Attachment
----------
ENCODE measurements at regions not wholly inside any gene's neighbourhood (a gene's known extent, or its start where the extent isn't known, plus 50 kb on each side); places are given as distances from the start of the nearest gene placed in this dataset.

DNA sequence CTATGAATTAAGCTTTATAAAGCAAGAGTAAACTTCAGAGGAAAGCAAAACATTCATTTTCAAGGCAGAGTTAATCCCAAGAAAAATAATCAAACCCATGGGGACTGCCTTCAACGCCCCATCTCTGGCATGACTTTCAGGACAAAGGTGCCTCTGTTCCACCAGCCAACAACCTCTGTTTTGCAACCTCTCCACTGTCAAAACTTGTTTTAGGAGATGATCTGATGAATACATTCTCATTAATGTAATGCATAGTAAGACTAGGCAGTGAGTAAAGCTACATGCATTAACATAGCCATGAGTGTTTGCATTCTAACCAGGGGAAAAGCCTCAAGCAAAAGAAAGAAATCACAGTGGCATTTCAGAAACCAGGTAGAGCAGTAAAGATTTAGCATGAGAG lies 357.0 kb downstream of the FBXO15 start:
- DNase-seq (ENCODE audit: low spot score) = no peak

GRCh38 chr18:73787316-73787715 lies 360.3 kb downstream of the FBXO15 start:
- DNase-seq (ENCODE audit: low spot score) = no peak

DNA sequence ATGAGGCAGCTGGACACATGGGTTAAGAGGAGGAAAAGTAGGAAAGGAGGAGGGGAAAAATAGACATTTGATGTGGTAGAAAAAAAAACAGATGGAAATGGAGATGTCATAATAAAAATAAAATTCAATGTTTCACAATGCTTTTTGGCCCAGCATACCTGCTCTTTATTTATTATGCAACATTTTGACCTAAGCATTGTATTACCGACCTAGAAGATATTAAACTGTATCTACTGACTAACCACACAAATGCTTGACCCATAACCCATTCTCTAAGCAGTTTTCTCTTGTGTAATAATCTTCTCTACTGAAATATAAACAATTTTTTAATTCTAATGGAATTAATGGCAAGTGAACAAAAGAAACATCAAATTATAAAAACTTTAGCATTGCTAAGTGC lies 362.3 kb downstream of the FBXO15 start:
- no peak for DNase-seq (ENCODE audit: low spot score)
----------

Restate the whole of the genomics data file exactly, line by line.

ENCODE measurements at regions not wholly inside any gene's neighbourhood (a gene's known extent, or its start where the extent isn't known, plus 50 kb on each side); places are given as distances from the start of the nearest gene placed in this dataset.

DNA sequence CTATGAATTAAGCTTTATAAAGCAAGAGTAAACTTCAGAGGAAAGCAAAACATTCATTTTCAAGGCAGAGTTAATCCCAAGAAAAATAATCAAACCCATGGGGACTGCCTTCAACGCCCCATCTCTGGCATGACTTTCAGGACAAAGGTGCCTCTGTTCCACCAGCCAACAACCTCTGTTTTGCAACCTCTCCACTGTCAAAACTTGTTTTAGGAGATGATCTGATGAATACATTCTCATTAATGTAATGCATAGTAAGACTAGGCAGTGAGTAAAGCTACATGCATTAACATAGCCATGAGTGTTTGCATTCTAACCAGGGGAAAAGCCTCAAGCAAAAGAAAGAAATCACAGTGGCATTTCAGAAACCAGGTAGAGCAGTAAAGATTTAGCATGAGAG lies 357.0 kb downstream of the FBXO15 start:
- DNase-seq (ENCODE audit: low spot score) = no peak

GRCh38 chr18:73787316-73787715 lies 360.3 kb downstream of the FBXO15 start:
- DNase-seq (ENCODE audit: low spot score) = no peak

DNA sequence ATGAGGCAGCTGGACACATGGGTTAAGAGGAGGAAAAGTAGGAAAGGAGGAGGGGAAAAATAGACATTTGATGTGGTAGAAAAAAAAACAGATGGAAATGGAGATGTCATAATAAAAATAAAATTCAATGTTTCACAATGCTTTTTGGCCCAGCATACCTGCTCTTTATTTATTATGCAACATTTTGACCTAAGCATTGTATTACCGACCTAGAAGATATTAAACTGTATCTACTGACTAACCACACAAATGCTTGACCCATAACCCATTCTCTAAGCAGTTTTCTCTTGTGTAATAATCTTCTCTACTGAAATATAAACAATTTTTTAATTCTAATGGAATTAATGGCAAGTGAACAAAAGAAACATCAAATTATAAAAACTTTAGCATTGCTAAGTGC lies 362.3 kb downstream of the FBXO15 start:
- no peak for DNase-seq (ENCODE audit: low spot score)